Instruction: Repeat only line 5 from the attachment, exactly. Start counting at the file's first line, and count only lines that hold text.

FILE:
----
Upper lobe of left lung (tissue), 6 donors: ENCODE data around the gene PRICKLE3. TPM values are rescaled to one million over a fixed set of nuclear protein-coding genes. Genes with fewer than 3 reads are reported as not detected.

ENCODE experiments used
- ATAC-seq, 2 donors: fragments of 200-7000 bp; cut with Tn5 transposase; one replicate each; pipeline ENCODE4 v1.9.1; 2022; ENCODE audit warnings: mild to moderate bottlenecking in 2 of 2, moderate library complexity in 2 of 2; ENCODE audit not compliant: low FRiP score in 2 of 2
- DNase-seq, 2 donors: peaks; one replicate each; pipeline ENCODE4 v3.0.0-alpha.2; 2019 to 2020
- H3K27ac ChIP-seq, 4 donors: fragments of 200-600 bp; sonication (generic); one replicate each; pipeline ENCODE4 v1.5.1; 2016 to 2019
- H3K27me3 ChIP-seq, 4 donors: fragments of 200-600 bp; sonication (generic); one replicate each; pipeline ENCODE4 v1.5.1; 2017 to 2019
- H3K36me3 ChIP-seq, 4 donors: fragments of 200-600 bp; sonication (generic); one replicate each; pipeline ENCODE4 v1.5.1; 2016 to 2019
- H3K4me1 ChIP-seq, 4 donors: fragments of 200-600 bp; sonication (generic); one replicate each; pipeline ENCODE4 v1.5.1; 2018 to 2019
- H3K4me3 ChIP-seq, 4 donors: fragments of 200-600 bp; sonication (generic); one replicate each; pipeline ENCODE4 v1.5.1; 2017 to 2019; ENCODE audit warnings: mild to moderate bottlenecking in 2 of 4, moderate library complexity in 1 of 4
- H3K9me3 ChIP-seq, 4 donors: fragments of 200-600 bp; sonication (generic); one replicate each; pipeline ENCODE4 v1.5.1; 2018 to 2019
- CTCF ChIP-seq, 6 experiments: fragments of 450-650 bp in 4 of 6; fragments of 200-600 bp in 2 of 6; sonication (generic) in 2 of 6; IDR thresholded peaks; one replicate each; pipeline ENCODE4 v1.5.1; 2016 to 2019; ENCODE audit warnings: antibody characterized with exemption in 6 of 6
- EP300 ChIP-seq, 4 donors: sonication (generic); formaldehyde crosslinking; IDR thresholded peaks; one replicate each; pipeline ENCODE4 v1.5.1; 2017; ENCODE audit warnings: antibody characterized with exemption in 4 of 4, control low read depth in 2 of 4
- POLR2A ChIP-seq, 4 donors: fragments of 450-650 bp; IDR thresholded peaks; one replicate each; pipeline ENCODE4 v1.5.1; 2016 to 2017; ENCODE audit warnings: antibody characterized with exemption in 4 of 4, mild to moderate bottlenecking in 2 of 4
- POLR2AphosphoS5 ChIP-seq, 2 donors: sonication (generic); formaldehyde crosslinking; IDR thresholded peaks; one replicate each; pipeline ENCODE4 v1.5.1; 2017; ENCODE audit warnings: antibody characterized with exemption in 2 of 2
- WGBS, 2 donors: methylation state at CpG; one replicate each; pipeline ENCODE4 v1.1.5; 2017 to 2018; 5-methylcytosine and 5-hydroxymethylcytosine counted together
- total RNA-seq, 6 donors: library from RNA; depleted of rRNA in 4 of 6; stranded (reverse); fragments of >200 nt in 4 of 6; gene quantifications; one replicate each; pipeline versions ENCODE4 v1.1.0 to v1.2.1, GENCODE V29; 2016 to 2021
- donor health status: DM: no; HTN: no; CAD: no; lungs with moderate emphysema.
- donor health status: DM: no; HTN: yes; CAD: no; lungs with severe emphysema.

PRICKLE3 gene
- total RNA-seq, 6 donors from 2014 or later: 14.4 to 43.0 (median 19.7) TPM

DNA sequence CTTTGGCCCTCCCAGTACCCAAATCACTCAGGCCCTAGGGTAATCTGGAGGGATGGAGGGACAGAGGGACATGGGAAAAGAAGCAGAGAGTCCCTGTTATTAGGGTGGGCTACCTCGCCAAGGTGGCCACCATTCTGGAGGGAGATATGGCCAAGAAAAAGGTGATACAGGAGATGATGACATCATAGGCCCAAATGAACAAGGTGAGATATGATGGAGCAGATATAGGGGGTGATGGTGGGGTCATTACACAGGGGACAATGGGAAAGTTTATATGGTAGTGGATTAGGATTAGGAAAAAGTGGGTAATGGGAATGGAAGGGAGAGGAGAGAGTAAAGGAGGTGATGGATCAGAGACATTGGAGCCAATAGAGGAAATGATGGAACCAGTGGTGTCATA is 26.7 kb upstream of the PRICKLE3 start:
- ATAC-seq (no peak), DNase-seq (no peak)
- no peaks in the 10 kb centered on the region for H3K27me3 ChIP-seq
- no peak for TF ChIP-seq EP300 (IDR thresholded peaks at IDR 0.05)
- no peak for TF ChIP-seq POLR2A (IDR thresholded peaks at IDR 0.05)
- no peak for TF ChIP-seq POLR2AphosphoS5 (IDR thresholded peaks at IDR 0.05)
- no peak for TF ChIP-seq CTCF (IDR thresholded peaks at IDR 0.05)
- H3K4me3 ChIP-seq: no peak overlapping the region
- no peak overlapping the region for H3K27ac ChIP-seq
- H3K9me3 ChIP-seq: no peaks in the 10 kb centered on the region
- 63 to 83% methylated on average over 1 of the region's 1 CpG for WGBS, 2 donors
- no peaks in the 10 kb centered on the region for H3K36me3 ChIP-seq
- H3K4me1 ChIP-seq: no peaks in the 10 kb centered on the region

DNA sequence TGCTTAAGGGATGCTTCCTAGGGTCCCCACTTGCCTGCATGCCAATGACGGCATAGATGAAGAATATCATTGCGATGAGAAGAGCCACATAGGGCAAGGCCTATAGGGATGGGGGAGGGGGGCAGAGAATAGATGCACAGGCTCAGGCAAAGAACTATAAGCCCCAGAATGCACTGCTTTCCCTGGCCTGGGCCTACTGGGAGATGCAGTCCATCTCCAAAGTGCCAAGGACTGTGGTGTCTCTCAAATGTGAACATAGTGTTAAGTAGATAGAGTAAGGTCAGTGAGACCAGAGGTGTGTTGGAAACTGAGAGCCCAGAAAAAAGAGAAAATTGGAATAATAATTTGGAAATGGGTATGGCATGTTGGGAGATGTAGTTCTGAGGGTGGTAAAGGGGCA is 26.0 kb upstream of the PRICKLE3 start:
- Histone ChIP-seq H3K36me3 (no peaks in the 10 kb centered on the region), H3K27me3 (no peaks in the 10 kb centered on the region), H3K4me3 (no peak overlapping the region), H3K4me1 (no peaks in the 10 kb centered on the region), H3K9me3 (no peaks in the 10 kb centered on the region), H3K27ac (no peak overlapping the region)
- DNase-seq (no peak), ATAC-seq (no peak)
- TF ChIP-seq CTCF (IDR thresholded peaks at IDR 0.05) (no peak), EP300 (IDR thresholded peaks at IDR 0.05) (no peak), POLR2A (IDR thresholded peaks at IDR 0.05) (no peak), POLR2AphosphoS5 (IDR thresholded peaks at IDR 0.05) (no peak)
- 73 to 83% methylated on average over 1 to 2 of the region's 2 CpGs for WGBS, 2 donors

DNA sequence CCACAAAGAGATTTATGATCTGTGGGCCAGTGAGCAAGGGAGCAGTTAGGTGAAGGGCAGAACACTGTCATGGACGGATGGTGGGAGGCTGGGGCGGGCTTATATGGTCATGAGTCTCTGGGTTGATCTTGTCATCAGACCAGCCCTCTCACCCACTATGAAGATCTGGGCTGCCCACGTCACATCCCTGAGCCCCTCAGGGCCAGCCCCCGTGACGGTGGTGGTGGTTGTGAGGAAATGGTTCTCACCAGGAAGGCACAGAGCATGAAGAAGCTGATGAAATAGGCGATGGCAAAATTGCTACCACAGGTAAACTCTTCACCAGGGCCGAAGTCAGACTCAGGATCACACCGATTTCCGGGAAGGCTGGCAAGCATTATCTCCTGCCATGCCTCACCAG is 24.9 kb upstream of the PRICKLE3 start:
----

- H3K27ac ChIP-seq, 4 donors: fragments of 200-600 bp; sonication (generic); one replicate each; pipeline ENCODE4 v1.5.1; 2016 to 2019